State Budget housing crisis response excludes Aboriginal Victorians

The Aboriginal Housing and Homelessness Forum (AHHF) and Aboriginal Housing Victoria (AHV) are deeply disappointed by the lack of funding for vital programs to support Aboriginal housing outcomes in the Victorian State Budget.   

While the Treasurer touted the Budget as “the largest whole of government Aboriginal Affairs investment on record”, it has failed to address the most pressing issue facing Aboriginal Victorians – the ever-deepening housing and homelessness crisis which disproportionately impacts the state’s First Peoples.   

The Government said it was making a “$475 million investment in our First Peoples”, yet virtually none of this investment will tackle the worsening rates of Aboriginal homelessness and housing instability in this state by building new, desperately-needed housing stock and supporting programs such as the tried and tested More Than a Landlord (MTAL). 

“MTAL ensures Aboriginal people have access to culturally safe tenancy support that helps them to sustain their housing and support them on their pathway to housing independence. The safety and stability of a secure home keeps our people in school, work and in touch with community,” AHHF Chair Darren Smith said.   

“A funding snub to this program is a snub to the ongoing empowerment of Aboriginal Victorians through housing. Having a home is central to closing the gap.”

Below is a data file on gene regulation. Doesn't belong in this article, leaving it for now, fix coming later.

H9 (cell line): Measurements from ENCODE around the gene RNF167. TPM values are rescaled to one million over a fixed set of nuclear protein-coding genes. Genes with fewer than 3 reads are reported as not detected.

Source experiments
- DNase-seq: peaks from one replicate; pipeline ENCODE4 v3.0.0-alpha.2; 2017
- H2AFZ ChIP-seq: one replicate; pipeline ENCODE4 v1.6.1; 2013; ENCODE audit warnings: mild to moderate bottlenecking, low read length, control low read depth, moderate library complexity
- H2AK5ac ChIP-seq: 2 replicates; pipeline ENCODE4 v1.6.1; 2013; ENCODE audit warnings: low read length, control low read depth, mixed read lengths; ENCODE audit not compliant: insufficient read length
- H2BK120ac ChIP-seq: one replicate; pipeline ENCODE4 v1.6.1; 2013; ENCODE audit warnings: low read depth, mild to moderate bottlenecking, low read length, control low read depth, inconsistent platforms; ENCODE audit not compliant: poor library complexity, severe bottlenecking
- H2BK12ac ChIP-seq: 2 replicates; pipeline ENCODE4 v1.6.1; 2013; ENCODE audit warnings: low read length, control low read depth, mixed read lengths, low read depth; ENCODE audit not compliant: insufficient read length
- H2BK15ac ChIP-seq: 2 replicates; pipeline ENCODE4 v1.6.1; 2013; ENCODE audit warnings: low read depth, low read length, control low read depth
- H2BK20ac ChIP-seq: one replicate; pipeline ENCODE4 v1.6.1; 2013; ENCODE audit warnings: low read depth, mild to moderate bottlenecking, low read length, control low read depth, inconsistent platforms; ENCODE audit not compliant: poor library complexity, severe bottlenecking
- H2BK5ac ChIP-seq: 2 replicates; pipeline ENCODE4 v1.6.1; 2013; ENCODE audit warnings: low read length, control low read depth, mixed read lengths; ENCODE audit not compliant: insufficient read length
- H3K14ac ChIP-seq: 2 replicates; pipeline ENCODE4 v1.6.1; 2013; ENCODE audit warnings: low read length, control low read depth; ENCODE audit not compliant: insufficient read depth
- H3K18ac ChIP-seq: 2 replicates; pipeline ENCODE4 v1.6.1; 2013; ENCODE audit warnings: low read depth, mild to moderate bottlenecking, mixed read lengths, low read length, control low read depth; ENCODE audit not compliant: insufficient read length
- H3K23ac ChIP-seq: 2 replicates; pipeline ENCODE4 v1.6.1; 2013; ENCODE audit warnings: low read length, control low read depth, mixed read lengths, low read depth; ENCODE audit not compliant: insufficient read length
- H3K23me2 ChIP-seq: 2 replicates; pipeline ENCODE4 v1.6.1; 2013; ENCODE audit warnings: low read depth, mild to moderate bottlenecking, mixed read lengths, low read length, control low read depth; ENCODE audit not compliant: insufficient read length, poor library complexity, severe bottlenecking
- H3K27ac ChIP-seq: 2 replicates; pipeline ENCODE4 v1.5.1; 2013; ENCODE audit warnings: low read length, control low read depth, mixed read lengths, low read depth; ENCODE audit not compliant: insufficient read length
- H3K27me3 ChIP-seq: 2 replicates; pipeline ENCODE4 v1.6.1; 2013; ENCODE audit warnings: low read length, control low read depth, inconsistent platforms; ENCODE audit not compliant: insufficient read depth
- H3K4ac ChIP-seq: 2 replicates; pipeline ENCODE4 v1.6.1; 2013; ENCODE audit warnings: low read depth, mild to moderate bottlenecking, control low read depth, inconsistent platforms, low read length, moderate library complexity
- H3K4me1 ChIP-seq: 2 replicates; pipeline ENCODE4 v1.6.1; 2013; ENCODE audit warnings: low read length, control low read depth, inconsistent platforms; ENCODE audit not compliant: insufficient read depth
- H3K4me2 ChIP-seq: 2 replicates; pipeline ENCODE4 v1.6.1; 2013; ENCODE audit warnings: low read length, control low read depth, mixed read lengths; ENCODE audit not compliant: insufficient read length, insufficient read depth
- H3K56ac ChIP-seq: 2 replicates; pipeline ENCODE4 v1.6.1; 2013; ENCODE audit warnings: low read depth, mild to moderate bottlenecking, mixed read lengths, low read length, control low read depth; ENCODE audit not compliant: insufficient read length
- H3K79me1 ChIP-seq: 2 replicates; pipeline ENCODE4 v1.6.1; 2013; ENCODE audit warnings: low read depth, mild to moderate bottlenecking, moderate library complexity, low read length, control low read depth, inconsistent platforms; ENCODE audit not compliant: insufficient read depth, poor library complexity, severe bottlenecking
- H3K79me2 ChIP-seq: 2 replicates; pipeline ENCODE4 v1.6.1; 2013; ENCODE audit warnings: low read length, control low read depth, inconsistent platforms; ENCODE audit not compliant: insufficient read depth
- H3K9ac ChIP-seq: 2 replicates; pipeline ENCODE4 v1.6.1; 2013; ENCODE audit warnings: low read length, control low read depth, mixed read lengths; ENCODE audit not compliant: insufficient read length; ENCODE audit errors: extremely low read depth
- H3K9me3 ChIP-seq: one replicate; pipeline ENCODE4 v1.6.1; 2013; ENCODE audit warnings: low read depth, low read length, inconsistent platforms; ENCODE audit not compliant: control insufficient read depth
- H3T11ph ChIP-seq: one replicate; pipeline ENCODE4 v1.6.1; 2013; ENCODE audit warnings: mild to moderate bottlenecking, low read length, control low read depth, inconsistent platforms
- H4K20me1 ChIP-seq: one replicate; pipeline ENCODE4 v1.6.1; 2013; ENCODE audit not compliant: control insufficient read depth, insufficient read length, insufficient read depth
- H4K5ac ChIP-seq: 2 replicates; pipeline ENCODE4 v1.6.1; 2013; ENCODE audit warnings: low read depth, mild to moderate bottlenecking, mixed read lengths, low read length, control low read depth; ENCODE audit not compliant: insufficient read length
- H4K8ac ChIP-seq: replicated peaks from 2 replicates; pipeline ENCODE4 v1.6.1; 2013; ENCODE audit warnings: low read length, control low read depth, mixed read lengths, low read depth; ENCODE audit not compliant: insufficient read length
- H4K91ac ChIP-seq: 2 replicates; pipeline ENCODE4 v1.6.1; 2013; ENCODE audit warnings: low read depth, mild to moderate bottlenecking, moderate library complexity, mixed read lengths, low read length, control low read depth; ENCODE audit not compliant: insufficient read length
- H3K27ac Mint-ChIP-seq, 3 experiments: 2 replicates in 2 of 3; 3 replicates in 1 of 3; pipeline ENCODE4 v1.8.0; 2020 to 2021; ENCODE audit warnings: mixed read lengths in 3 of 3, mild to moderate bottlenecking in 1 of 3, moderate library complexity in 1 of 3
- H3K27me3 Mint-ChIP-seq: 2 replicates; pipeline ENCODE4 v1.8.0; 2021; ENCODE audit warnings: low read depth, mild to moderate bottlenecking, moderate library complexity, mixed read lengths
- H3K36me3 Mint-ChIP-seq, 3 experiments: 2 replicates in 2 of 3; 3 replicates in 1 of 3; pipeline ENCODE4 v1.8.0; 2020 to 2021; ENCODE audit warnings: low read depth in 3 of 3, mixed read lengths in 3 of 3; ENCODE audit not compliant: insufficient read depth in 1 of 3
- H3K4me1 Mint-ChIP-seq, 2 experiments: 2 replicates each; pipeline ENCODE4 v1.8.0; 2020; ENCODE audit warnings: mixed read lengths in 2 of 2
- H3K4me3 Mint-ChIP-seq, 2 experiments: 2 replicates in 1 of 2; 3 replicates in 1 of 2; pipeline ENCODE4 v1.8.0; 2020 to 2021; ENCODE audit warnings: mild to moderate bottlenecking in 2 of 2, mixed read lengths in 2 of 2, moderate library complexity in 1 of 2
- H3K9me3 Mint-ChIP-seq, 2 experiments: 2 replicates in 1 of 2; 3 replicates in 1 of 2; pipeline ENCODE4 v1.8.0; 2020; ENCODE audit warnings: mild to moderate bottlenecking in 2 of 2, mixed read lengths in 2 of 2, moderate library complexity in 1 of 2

As 2023 Senior Australian of the Year and social justice campaigner Tom Calma AO states, “We can also not accept the failure of government to resources programs properly.  A plan that is not adequately funded to meet its outcomes cannot be considered an effective plan”.

Seventeen per cent of Victoria’s Aboriginal population sought homelessness assistance last year alone – this is a great source of shame for this state.   

MTAL has delivered tangible life outcomes for Aboriginal Victorians who face more discrimination than any other group in the housing system. In the last year, AHV has supported more than 100 Aboriginal Victorians through MTAL to achieve and sustain their tenancies.

The Government’s own evaluation of MTAL found Aboriginal-led, strength-based programs were “much better at increasing client engagement and improving outcomes for individuals and their communities compared to non-Indigenous-led programs”.  

For the Government to say it supports the delivery of the AHHF’s Mana-na worn-tyeen maar-takoort: Every Aboriginal Person Has a Home framework to end Aboriginal homelessness, it must continue its funding of new housing for Aboriginal Victorians and culturally safe tenancy support programs – otherwise their words are empty.